Within enterprise, cloud computing has quickly reached a level of maturity and acceptance that few could have predicted a couple of years ago. Most CIOs have now considered investing in some form of cloud service, with the primary drivers being the flexibility, potential cost savings and efficiency improvements that the cloud offers. The discussion of how to best deliver a cloud strategy now sits at board-level.
Boards rightly demand cost savings, innovation and efficiency, but for a large enterprise-scale organisation this is easier said than done; legacy infrastructure, skills and data governance all require meticulous planning, which makes implementation complex and risky for the business and CIO alike.
Hybrid IT involves using a combination of in-house and cloud-based IT resources, and there is a compelling case for it. Hybrid IT is not just a stop-gap on the journey to cloud, but the best solution for the majority of businesses today.
The most important question to ask is which workloads should move to the cloud. Many organisations will start out with a “cloud first” strategy, but are surprised to find that the effort of migrating applications or systems – that work perfectly well in their current location – can drastically outweigh the benefits.
Migration to the cloud can be very complex and requires specialist skills, knowledge and planning. Often companies will need help to rebuild confidence in the cloud following failed cloud migration projects.
In business, where the goal should always be to deliver business value, a managed hybrid IT approach offers efficiencies and agility that outweigh both an “all-in” cloud approach or staying on legacy infrastructure.
Operational efficienciesThe hybrid approach is primarily about allowing businesses to focus on what they do best: creating value and driving revenue. Most businesses do not want to spend time, money and effort on owning and managing infrastructure.
For large enterprises, there is a distinct advantage in avoiding the steep financial and labour costs associated with any significant cloud migration, not to mention the risk associated with moving.
Hybrid IT allows companies to continue maximising the return on their investment in functional legacy systems, while simultaneously migrating functions better optimised for the cloud. Mission critical systems warrant special consideration, and here hybrid IT enables organisations to assign business critical systems to infrastructure that’s tailor-made for resilience.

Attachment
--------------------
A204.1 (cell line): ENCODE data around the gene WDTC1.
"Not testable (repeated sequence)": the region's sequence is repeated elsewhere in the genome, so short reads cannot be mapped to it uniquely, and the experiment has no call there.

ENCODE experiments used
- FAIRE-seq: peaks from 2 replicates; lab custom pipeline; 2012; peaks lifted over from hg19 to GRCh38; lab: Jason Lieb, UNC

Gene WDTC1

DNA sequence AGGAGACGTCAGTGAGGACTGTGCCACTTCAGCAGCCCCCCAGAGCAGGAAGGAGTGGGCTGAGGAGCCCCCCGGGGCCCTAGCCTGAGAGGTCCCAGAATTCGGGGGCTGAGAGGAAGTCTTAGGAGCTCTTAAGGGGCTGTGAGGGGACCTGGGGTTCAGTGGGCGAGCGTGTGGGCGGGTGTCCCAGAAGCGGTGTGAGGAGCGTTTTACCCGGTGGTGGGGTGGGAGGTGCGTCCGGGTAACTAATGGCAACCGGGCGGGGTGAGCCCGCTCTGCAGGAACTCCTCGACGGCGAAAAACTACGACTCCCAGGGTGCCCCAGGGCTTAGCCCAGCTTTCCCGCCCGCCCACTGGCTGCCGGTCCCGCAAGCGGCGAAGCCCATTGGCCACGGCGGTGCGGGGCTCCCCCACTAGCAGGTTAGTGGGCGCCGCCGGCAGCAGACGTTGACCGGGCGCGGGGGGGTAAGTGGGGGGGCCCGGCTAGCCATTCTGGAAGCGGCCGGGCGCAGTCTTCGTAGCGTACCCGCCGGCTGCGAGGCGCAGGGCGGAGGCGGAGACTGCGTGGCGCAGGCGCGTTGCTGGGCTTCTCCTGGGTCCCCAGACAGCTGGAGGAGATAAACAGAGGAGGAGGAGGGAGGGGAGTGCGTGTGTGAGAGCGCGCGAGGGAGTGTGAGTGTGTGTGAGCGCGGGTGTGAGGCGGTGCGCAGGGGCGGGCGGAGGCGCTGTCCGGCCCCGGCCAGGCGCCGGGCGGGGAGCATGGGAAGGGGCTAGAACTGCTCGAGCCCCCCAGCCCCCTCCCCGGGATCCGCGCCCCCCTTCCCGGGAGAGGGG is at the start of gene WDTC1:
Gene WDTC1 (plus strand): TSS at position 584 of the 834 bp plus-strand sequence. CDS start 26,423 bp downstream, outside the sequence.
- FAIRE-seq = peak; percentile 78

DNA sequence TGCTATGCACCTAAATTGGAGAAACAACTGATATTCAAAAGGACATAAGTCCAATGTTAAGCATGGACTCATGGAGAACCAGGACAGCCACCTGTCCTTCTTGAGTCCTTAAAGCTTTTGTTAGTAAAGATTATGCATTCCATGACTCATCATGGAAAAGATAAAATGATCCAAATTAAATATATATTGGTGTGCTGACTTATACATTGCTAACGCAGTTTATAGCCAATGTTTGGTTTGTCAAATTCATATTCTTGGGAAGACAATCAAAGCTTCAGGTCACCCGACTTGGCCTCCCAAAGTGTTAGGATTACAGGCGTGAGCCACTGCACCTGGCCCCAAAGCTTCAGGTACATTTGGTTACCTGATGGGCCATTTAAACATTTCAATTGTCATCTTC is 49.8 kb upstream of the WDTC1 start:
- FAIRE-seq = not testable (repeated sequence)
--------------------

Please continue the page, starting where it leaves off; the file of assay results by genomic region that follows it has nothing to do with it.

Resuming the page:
There’s no single recipe for operational efficiency, but taking a step back from technology to analyse the true cost and value of an application migration will help companies find the right mix of hybrid infrastructure.
Done well, it’s an environment that stitches together disparate systems and offers the optimal balance of predictable performance and reduced cost with clearly understood and managed risk.
Monitoring in a hybrid environment Control is one of the more challenging aspects of making the best use of cloud services. Transferring elements of infrastructure and applications to the cloud should not mean offloading responsibility and control of service delivery and business data, intentionally or otherwise.
Companies routinely monitor their owned environments for availability and screen for suspicious activity. To do so they maintain detailed event logs as standard practice – and that’s exactly the sort of monitoring and control that should be extended to their public cloud environments.
Most cloud platforms provide a cloud management console that simplifies the monitoring process, but given the varied nature of hybrid IT infrastructure it is important to check that these tools encompass the entire infrastructure effectively – a so-called single pane of glass.
It’s important to keep track of data in a hybrid environment. Black holes can easily creep into data management and it can be challenging to understand where data is held, especially if duplicated across systems.
There needs to be a clear policy for storing confidential or personal data in the cloud, therefore translating and extending company practice across all infrastructure is an essential prerequisite for any hybrid IT deployment.
Securing hybrid IT
One of the most common questions we are asked is how an existing security practice can be transferred to a hybrid environment. Most enterprises will have employed information security and compliance teams to build a security framework around IT operations, and these teams need reassurance that the hosted policies they have spent a considerable period of time defining will remain in place within hybrid IT deployments.
Where possible, businesses should look to ensure that existing policies can be retained while understanding what is different in the new environment. This means that new tools and processes can be put in place to comply with and extend current policies. By working from a common set of security services across legacy and cloud systems, processes such as identity management, security monitoring and public key infrastructure management can be delivered consistently across a hybrid environment.
With proper planning and the appropriate measures in place, hybrid IT should be as secure, if not more secure, than a traditional legacy approach. The additional transparency and scrutiny that comes with hybrid IT means that any security issues can be quickly and efficiently resolved. Hybrid IT is a best of breed approach, and that encompasses security too. By Paul Morris